10-Year CHIP extension would save $6B

The Congressional Budget Office (CBO) estimated that a 10-year extension of the Children’s Health Insurance Program would cut $6 billion from the deficit, since the program allows the federal government to avoid paying higher costs for alternate insurance obtained through federally-subsidized marketplaces (CBO Report, January 11, 2018).

The CBO and Joint Committee on Taxation had previously estimated that a five-year renewal for CHIP would add $0.8 billion to the deficit, down from its previous estimate of $8.2 billion. The change stems from Congress’s repeal of the Patient Protection and Affordable Care Act’s (ACA) (P.L. 111-148) individual mandate. Without CHIP, parents would be more likely to seek federally-subsidized coverage offered through health insurance marketplaces set up by the ACA, and CBO expects that the individual mandate’s repeal will lead to lower enrollment and higher costs in those marketplaces (see Eliminating individual mandate lowers cost of CHIP funding, Health Law Daily, January 8, 2018).

A longer CHIP extension, through S. 1827 the Keep Kids’ Insurance Dependable and Secure Act of 2017, would yield even higher net savings, the CBO said in response to a question by Rep. Frank Pallone Jr. (D-NJ). The KIDS Act would increase the deficit from 2018 to 2020, and decrease the deficit every year thereafter, because the federal matching rate for CHIP would decline from an average of 93 percent in 2019 to 70 percent in 2021 and subsequent years. Under the KIDS Act, the federal costs of insuring children through CHIP would decline as states pick up more of the costs, and would allow the government to avoid paying higher costs for alternative coverage through the marketplaces, Medicaid, and employment-based insurance.

Eliminating individual mandate lowers cost of CHIP funding

The Congressional Budget Office (CBO) lowered its estimate of the deficit impact of legislation that would fund the Children’s Health Insurance Program (CHIP) for five years, finding that CHIP had become less expensive relative to the rising costs of providing alternative coverage through the federally-subsidized health insurance marketplaces (CBO Report, January 5, 2018).

Prior estimate

The CBO and the Joint Committee on Taxation previously reviewed S. 1827, the Keep Kids’ Insurance Dependable and Secure Act of 2017, in October, finding then that it would add $8.2bn to the deficit. The new estimate finds that the bill, which would also change the federal matching rate for the program and state eligibility requirements, would only increase the deficit by $0.8 billion over the next ten years.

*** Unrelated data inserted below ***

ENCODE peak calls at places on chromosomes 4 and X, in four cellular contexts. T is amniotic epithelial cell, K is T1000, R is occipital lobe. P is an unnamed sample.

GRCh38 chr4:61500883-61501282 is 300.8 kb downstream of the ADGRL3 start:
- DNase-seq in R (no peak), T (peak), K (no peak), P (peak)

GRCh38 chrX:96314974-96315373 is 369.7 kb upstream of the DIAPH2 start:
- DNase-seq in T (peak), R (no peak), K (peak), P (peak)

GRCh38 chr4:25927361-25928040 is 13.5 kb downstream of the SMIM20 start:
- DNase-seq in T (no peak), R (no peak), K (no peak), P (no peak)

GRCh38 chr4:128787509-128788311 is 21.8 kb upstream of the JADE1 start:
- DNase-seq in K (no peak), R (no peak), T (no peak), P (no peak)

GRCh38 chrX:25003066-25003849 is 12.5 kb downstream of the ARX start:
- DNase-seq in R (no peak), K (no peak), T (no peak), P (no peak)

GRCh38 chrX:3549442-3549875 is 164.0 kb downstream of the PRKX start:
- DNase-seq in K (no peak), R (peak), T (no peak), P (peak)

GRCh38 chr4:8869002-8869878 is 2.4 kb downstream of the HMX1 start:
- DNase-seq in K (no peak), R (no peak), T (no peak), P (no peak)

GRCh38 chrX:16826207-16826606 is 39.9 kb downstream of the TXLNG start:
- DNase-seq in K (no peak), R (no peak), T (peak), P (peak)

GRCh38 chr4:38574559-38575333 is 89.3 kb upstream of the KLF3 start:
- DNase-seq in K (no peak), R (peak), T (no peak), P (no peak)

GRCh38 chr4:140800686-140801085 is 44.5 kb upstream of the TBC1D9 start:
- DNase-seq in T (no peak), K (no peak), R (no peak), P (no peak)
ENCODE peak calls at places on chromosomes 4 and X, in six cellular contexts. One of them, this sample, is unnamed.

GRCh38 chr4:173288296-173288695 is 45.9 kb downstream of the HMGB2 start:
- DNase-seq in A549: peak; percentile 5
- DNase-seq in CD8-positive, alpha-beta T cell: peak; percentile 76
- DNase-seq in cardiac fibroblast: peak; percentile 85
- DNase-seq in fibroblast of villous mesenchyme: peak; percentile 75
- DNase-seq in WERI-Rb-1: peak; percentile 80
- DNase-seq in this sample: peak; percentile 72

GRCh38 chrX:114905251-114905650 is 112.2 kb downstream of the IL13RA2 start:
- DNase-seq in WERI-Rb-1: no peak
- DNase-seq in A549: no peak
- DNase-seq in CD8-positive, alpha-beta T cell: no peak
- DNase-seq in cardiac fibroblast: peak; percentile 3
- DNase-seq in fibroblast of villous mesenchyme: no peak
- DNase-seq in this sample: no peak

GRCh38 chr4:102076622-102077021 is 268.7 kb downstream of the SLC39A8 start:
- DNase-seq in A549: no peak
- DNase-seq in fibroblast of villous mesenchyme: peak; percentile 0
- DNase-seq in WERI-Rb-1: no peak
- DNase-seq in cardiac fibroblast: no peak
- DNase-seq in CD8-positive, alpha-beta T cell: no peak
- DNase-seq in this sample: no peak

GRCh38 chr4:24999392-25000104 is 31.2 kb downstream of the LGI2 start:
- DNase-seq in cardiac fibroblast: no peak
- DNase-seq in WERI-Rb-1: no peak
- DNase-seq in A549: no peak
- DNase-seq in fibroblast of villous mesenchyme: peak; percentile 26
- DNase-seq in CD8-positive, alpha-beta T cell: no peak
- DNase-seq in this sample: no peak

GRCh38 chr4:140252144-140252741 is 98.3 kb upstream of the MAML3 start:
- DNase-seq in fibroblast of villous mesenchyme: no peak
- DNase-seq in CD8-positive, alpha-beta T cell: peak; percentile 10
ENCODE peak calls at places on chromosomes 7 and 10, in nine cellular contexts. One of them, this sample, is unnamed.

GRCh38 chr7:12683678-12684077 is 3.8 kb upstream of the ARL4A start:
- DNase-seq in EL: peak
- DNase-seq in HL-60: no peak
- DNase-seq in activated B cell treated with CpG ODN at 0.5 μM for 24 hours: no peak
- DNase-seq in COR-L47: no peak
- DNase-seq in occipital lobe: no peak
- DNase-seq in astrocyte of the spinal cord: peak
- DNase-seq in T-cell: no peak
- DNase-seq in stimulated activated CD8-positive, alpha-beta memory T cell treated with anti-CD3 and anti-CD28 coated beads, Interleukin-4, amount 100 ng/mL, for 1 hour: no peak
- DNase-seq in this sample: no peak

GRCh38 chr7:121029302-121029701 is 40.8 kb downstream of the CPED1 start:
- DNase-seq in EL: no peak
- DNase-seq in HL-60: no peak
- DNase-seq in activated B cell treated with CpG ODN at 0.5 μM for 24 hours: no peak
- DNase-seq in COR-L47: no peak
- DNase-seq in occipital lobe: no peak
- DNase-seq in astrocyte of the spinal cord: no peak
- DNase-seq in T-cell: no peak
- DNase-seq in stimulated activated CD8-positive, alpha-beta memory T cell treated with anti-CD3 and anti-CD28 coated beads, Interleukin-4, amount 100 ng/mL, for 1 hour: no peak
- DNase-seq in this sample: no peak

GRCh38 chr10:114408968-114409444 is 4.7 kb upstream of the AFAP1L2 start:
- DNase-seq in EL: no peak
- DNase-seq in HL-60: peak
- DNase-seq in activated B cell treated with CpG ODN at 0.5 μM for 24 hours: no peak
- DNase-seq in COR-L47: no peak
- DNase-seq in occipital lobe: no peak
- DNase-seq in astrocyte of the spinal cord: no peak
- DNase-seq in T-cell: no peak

Individual mandate

The change stems from Congress’s repeal of the Patient Protection and Affordable Care Act’s (ACA) (P.L. 111-148) individual mandate. Without CHIP, parents would have to seek alternative coverage, including federally-subsidized coverage offered through health insurance marketplaces set up by the ACA. Without the individual mandate, the CBO expects lower enrollment and higher costs for the insurance marketplaces, which increases the federal cost of enrolling a child in coverage through the marketplaces. The rising marketplace costs make CHIP a more cost-effective alternative to funding children’s health costs, the CBO found.

Highlight on Delaware: ACA rates increasing for Delawareans

Monthly premiums will increase 18 to 35 percent for Delawareans who purchase individual and small group health insurance on the health insurance marketplace in 2017. However the increase faced by individuals will depend on their plan and, in cases of individuals eligible for federal subsidies, the impact of the premium hike is limited because tax credits will increase as premiums rise.

Insurers

Highmark Blue Cross Blue Shield of Delaware and Aetna Life Insurance Co. are the only two companies that will offer individual or small group plans to Delawareans on the marketplace in 2017. When requesting rate increases, Highmark asked for a 32.5 percent increase in individual plan rates—a demand 4 percent higher than the year before.  Aetna sought increases between 23.9 and 25 percent for individual plans. Although Delaware Department of Insurance Commissioner Karen Weldin Stewart negotiated lower rates with the insurers, CMS encouraged Stewart to accept the rate increases so that the insurers would not leave the marketplace. Aetna has pulled ACA plans from 11 other states. The acceptance of the higher rates was a calculated compromise to maintain exchange options for Delaware consumers. Even with the compromise, across the state, plan choices are limited. Between the two companies, there are 20 individual plans and 11 plans for small businesses in 2017.